When The Frost Is On The Punkin

When the frost is on the punkin and the fodder's in the shock
And you hear the kyouck and gobble of the struttin' turkey cock
And the clackin' of the guineys, and the cluckin' of the hens
And the rooster's hallylooyer as he tiptoes on the fence
O, it's then's the times a feller is a-feelin' at his best
With the risin' sun to greet him from a night of peaceful rest
As he leaves the house, bareheaded, and goes out to feed the stock
When the frost is on the punkin and the fodder's in the shock

They's something kindo' harty-like about the atmusfere
When the heat of summer's over and the coolin' fall is here
Of course we miss the flowers, and the blossums on the trees
And the mumble of the hummin'-birds and buzzin' of the bees
But the air's so appetizin'; and the landscape through the haze
Of a crisp and sunny morning of the airly autumn days
Is a pictur' that no painter has the colorin' to mock
When the frost is on the punkin and the fodder's in the shock.

The husky, rusty russel of the tossels of the corn,
And the raspin' of the tangled leaves, as golden as the morn;
The stubble in the furries kindo' lonesome-like, but still
A-preachin' sermuns to us of the barns they growed to fill;
The strawstack in the medder, and the reaper in the shed;
The hosses in theyr stalls below the clover over-head!
O, it sets my hart a-clickin' like the tickin' of a clock,
When the frost is on the punkin and the fodder's in the shock!

Then your apples all is gethered, and the ones a feller keeps
Is poured around the celler-floor in red and yeller heaps;
And your cider-makin' 's over, and your wimmern-folks is through
With their mince and apple butter, and theyr souse and saussage, too!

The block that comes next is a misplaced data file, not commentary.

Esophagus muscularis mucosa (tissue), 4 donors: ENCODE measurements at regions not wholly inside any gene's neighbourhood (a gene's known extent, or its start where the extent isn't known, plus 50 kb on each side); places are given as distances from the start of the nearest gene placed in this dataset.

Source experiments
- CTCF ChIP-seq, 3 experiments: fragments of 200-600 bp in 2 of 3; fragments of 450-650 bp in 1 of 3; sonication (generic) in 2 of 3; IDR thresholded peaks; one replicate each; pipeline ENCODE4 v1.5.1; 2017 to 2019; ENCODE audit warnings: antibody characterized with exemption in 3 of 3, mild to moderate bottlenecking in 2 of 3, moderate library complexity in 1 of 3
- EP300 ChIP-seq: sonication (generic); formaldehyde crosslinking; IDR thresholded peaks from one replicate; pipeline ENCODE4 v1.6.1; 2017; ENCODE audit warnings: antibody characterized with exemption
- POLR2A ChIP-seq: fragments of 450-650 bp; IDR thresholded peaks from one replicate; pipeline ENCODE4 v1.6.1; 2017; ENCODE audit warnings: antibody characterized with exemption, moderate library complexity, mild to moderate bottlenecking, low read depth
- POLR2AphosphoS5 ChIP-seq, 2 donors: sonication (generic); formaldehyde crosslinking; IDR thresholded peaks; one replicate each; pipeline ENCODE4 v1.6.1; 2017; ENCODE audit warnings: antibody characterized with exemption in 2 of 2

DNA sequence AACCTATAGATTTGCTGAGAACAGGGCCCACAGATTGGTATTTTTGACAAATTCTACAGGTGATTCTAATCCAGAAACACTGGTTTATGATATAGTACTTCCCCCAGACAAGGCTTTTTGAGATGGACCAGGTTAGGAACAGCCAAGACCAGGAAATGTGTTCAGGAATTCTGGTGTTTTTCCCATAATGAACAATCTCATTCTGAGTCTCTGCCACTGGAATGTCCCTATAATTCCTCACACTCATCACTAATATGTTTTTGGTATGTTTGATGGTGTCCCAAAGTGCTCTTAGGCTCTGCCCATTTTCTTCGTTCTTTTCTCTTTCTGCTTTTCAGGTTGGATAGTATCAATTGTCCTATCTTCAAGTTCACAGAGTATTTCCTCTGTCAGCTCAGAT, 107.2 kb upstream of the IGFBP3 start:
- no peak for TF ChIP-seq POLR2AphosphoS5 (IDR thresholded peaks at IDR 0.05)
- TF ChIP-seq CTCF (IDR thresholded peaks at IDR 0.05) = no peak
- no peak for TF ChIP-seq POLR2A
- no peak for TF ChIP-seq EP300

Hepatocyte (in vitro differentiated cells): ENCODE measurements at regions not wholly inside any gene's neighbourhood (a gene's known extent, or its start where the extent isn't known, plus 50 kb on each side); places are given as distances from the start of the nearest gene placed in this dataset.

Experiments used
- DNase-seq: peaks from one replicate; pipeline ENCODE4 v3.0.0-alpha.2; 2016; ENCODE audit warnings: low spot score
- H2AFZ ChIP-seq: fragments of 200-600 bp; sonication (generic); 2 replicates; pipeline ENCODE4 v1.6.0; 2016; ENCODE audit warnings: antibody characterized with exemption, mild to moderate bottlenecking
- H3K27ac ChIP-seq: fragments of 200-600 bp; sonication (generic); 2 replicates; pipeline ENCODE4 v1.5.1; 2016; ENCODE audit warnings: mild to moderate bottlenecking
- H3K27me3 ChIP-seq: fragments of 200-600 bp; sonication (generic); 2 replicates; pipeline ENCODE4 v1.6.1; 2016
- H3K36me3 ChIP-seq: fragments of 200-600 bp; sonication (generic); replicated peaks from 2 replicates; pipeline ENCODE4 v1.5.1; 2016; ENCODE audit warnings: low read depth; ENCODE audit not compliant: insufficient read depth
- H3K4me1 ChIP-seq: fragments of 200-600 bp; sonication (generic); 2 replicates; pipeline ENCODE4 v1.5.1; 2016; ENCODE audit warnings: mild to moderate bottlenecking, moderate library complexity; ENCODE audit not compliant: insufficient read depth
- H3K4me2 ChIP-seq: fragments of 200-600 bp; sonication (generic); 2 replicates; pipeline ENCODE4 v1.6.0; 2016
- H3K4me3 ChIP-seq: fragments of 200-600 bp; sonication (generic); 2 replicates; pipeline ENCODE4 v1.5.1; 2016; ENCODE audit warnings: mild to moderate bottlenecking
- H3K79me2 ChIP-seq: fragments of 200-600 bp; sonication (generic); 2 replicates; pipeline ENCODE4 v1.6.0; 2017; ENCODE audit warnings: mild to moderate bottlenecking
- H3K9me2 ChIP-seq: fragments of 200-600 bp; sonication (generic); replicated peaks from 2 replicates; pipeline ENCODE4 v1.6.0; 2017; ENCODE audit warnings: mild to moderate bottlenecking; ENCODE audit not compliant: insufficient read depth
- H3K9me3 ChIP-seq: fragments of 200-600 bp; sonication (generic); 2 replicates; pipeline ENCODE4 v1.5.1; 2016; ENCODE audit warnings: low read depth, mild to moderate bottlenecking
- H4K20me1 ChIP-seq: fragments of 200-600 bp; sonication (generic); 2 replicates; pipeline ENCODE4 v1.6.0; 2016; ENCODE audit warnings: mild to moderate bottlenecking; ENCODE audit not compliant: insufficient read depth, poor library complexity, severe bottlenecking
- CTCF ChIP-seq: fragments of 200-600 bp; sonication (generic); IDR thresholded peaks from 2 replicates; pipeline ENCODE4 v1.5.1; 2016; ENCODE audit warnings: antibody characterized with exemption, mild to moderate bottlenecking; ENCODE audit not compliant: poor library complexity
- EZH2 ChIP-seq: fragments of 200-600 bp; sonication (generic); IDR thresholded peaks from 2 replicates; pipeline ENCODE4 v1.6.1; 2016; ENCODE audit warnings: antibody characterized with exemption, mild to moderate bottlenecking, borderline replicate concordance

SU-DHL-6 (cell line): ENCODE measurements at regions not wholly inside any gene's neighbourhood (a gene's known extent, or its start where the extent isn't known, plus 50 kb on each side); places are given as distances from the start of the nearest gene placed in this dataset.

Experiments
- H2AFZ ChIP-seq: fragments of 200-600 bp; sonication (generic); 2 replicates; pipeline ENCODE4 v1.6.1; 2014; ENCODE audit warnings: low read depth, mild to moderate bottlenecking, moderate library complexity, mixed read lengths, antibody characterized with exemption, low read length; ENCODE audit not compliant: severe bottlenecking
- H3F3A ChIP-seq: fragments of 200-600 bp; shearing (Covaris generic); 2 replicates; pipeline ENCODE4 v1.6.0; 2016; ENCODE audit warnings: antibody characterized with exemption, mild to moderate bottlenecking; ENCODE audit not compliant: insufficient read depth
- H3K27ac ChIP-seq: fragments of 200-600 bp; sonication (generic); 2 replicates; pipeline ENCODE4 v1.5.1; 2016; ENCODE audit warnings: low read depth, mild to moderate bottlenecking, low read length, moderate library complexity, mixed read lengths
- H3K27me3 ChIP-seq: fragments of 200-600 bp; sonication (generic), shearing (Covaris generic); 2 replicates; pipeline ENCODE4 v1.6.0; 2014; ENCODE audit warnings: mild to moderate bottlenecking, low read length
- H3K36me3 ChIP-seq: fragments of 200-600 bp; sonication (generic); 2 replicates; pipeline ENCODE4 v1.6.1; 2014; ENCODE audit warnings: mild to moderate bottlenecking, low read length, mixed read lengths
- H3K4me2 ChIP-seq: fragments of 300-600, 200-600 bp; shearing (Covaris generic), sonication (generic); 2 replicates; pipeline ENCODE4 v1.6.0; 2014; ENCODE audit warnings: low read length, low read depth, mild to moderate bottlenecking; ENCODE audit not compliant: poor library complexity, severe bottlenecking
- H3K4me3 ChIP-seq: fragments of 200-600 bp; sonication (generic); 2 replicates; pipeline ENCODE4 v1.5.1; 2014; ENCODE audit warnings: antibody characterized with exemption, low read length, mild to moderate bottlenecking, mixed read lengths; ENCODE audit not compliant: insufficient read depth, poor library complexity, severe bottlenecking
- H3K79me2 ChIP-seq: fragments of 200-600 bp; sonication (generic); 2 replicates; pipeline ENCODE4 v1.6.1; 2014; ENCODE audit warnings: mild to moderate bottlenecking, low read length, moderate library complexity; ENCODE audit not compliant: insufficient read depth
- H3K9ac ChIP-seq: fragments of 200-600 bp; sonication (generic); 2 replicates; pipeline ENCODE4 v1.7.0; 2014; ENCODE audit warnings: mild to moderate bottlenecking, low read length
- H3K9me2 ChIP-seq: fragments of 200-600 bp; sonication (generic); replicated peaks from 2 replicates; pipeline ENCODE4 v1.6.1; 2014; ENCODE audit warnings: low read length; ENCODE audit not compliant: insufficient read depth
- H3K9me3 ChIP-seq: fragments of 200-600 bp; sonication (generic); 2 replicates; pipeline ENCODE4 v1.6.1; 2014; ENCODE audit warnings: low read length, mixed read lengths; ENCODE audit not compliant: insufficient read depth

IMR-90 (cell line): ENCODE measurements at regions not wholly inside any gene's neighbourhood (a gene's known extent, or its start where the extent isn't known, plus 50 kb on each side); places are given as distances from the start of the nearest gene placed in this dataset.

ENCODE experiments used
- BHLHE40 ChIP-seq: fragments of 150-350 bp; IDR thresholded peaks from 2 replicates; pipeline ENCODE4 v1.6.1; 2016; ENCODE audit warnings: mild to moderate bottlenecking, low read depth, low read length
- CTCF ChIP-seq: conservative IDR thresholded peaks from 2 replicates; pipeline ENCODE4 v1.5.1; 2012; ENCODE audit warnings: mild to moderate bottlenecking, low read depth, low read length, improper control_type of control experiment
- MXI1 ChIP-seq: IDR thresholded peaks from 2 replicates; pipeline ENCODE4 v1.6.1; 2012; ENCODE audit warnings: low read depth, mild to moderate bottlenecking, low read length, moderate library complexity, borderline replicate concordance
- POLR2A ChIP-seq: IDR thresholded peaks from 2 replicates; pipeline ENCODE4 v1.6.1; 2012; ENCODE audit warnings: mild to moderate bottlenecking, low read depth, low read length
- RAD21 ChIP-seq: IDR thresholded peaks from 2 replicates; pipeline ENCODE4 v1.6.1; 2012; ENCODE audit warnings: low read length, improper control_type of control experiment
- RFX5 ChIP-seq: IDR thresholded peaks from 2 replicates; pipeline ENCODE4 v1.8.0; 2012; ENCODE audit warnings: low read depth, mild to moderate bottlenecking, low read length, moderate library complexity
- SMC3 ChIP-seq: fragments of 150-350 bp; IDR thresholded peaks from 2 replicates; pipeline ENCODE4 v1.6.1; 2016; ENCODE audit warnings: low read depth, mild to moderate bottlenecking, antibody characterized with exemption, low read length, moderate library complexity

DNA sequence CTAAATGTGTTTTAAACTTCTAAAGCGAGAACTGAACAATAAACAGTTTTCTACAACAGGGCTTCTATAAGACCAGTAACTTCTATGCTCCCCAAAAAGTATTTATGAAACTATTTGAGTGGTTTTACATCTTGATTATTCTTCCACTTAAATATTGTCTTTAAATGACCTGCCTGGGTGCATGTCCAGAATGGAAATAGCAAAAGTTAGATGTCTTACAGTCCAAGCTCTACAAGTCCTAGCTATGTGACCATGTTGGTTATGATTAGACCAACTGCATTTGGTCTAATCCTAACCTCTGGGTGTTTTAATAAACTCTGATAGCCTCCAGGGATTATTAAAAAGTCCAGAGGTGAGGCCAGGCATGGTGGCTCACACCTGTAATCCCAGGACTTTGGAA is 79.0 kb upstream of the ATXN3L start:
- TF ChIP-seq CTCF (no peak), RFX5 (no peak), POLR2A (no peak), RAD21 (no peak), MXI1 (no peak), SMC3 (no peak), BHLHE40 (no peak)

I don't know how to tell it but ef sich a thing could be
As the Angels wantin' boardin', and they'd call around on me
I'd want to 'commodate 'em all the whole-indurin' flock
When the frost is on the punkin and the fodder's in the shock!

by James Whitcomb Riley

Comments (19)

What a memory- love this!
Love love love the old masters! My mother read so many of them to me when I was a child. They bring warmth to my heart and joy to my soul.
Lovely lovely! It’s as if I am right there! Very enjoyable! ! ! One to read to the kids!
Brilliant in pastoral perception and description, embodies the contentment of another time, when physical labour and hard work, blessed the skilled tireless hands which reaped the blessing of the bounty of land; well used and cared for, in a dependence and connection of understanding nature with gratitude and love. There was a special taste in eating home grown produce produced in full ripeness and a peace and harmony attained in the completion of work well done.
Dialect poems attempt to capture the uniqueness of American English: sometimes they do. See also Paul Laurence Dunbar. Somehow they appeal to us, even when we don't know why - though critics and scholars reject them, even satirize them. My favorite still is Langston Hughes Mother to Son. Just a hint of dialect, but just right.
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